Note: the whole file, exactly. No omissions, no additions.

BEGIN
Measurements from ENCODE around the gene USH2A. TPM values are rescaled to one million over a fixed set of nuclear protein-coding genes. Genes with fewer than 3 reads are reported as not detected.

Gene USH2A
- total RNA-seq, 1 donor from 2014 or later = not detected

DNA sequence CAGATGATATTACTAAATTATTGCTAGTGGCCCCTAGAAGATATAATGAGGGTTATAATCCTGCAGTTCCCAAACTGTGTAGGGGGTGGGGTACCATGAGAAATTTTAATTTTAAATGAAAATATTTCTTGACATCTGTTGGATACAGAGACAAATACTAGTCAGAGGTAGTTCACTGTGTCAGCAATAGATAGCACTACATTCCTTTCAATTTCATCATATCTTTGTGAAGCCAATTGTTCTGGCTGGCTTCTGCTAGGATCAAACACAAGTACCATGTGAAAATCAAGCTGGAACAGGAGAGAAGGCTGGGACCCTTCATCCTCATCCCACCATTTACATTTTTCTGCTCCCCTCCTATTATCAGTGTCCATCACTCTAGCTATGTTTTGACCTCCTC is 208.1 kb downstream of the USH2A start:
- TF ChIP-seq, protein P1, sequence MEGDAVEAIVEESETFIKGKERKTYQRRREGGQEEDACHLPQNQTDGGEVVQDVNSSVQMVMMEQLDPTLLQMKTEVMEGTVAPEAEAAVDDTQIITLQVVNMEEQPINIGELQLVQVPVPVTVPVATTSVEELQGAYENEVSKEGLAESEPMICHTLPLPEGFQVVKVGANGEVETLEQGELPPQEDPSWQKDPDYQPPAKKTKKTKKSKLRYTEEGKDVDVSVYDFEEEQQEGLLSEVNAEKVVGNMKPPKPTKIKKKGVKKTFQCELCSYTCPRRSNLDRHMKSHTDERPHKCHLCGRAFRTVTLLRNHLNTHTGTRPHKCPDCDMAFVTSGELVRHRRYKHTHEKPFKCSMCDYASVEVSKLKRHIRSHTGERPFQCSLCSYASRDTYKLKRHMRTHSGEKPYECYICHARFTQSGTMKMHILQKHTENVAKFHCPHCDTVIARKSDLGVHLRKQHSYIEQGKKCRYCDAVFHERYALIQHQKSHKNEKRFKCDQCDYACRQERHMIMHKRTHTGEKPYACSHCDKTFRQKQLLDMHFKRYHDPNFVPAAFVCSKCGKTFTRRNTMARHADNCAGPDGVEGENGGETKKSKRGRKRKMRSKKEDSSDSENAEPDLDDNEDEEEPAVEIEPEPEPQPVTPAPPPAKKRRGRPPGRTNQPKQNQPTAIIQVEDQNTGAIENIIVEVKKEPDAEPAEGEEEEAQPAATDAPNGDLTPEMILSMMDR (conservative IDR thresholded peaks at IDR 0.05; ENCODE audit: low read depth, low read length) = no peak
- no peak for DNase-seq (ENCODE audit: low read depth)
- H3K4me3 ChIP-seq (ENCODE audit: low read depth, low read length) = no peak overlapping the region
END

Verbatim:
Measurements from ENCODE around the gene USH2A. TPM values are rescaled to one million over a fixed set of nuclear protein-coding genes. Genes with fewer than 3 reads are reported as not detected.

Gene USH2A
- total RNA-seq, 1 donor from 2014 or later = not detected

DNA sequence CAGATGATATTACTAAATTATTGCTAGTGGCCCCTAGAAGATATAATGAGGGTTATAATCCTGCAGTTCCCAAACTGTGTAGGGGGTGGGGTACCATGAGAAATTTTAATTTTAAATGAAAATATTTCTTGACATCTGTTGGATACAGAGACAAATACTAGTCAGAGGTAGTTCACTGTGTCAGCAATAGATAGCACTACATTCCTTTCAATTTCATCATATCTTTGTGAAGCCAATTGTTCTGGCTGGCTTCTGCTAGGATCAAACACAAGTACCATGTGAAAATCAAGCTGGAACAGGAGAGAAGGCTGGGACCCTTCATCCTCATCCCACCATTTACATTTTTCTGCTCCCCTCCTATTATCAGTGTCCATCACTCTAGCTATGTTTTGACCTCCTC is 208.1 kb downstream of the USH2A start:
- TF ChIP-seq, protein P1, sequence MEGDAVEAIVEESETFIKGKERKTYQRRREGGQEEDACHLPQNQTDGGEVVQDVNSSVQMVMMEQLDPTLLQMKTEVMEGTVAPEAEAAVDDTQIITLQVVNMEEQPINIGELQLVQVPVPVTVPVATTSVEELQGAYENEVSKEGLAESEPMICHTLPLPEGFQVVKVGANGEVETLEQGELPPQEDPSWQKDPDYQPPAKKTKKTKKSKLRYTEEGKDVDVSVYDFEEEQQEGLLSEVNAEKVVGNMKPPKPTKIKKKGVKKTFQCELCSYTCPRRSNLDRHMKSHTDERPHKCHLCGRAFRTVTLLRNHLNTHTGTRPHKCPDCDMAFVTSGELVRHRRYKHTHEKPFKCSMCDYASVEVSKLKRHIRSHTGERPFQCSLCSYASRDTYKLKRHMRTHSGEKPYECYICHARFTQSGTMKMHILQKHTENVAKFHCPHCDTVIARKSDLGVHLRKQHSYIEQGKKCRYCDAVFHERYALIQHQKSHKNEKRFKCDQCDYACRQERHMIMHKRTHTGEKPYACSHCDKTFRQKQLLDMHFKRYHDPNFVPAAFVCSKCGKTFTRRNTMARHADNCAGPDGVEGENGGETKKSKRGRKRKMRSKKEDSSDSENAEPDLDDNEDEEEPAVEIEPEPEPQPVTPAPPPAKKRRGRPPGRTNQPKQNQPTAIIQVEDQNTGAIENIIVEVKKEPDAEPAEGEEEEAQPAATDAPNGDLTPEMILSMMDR (conservative IDR thresholded peaks at IDR 0.05; ENCODE audit: low read depth, low read length) = no peak
- no peak for DNase-seq (ENCODE audit: low read depth)
- H3K4me3 ChIP-seq (ENCODE audit: low read depth, low read length) = no peak overlapping the region